What’s happening at the LAC Foundation?

According to its website the Library and Archives Canada Foundation is an independent non-governmental registered charity that supports Library and Archives Canada (LAC) in its mission to collect, preserve, and make it easier to access and share the stories, memories and knowledge that foster the sense, meaning and identity of Canada as it has evolved throughout our shared history.

According to a listing in the Canada Company Directory, the Foundation’s registered address is care of Jacques Shore, 160 Elgin Street, Suite 2600, Ottawa, ON K1P 1C3. He is a Foundation director/trustee, one of the three in that impressive group who have served since inception, and was registered to lobby Library and Archives Canada.

If you followed the link to the website, you may have received a warning “Phishing page blocked for your protection,” as I did from Bitdefender. If you take the risk and check out the news and events tab, you’ll find the latest item is from 29 September 2021 about the appointment of a new director. Prior to that, there’s an item, purchase of 70 contemporary Judica items on 22 June 2021. Futher back there’s notice of LAC Scholar Awards in 2020.

What has the LAC Foundation done in the past two years?

From a page on the LAC website, having missed making Scholar Awards for 2021, recipients for 2022 were Jean-Marc Carisse, Jeremy Dutcher, Stan Douglas, Naomi Fontaine, and Deepa Mehta. For 2023 recepients were Anita Rau Badami, Eric Chan, Michel Jean, Kevin Loring and Dorothy Williams.  Unlike the 2020 scholars, Margaret Atwood, Roch Carrier, Charlotte Gray, Serge Joyal and Terry O’Reilly, awards are now going to those with (presently) less of a profile.

How is recognizing these scholars, which appears to be the sole Foundation activity in the past two years, helping the collect, preserve, access and share mission of LAC? I may have missed other activity, but they didn’t surface in a web search, so they don’t appear to be raising LAC’s profile.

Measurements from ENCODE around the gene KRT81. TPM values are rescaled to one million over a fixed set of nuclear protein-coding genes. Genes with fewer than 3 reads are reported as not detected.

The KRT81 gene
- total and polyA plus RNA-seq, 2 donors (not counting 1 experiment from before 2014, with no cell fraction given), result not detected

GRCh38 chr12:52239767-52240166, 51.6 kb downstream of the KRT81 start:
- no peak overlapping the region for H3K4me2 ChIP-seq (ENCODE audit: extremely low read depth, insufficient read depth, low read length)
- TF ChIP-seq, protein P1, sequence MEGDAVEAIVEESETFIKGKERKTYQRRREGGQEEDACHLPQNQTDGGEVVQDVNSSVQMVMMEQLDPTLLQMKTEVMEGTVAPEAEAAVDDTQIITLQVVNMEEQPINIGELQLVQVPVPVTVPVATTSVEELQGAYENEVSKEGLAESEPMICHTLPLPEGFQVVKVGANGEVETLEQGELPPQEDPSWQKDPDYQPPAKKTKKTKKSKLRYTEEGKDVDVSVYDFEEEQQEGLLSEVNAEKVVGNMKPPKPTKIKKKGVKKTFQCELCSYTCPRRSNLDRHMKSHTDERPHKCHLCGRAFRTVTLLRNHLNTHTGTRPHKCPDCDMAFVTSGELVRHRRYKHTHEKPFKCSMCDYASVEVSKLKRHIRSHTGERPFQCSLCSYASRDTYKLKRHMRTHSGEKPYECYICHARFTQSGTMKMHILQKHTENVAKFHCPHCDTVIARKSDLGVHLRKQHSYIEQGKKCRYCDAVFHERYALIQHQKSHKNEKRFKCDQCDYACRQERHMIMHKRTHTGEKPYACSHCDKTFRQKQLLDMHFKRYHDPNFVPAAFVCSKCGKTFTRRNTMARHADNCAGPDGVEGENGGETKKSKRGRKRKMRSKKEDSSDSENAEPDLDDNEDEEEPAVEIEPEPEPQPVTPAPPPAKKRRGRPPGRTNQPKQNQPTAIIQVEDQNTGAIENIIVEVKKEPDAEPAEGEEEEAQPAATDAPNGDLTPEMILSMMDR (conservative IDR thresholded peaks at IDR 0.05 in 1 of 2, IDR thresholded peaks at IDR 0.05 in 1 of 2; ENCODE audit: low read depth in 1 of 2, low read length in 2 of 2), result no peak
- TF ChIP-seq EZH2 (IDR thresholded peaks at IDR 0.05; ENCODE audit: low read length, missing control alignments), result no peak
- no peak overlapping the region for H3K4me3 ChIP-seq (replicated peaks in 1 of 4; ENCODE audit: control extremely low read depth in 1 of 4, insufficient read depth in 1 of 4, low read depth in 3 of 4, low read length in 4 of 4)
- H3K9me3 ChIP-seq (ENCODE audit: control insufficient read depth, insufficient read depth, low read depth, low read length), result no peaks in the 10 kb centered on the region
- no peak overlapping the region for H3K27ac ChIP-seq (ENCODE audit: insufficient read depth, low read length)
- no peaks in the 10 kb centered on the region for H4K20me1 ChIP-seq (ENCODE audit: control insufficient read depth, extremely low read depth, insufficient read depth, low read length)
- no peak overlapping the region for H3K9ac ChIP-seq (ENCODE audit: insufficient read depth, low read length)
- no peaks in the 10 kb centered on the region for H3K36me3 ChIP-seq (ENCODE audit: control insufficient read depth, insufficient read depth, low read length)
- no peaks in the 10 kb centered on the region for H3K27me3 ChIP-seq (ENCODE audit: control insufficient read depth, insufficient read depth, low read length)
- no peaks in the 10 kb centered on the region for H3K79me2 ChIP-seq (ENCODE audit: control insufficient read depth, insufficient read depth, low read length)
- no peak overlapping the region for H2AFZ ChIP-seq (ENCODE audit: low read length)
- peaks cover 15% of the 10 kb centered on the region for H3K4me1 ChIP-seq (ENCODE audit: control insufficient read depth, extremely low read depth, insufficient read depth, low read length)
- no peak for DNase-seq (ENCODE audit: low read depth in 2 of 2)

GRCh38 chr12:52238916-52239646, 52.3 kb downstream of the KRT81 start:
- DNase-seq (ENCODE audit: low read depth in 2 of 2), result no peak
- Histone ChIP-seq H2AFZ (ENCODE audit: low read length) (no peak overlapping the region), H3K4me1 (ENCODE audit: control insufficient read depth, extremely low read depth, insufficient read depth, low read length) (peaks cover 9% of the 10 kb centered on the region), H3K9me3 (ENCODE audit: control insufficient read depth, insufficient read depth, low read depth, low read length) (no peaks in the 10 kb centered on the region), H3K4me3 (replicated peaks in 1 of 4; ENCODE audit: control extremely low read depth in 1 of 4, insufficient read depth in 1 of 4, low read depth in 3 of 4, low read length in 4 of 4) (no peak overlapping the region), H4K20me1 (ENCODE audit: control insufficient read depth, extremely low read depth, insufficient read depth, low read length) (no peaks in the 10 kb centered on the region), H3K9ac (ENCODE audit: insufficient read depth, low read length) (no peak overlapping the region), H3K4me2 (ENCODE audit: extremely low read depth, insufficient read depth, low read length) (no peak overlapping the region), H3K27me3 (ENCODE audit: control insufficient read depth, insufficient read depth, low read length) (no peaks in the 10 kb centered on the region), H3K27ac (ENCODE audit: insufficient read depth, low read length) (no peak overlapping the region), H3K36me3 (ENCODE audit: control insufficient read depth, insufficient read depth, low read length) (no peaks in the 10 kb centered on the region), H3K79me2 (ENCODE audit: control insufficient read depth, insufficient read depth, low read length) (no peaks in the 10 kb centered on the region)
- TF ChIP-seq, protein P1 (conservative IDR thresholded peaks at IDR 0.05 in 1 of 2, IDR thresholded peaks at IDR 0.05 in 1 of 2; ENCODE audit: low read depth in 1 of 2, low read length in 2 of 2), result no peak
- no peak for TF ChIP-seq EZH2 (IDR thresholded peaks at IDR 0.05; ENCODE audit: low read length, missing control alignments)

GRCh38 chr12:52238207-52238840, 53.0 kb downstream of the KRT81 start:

As a registered charitable organization the LAC Foundation has to report annually to the Canada Revenue Agency on it’s activities, with emphasis on finances. As the table of the last four years of reports shows, the Foundation has been increasing revenues, limiting expenditures  and building up assets. The bump in expeditures reported in 2022 is likely due to the Judica donation.

Report date Assets Liabilities Revenue Expenditures
2023-03-31 $298,251.00 $39,948.00 $150,095.00 $13,728.00
2022-03-31 $156,935.00 $5,000.00 $121,966.00 $66,373.00
2021-03-31 $99,095.00 $2,752.00 $56,556.00 $15,585.00
2020-03-31 $55,474.00 $69,445.00 $14,971.00

What will the Foundation do?

As the Foundation does not issue a regular report, except that to Revenue Canada, the Foundation specific intention for use of the accumulating assets is obscure.

Does it seek to support LAC by acquiring unique materials that come on the market from time to time? That’s the precedent.

Would it be wishful thinking that the Foundation might consider following up on the “make easier to access” mission by funding enhanced online access to existing LAC holdings of benefit to a broader range of LAC clients than can visit its facilities? 

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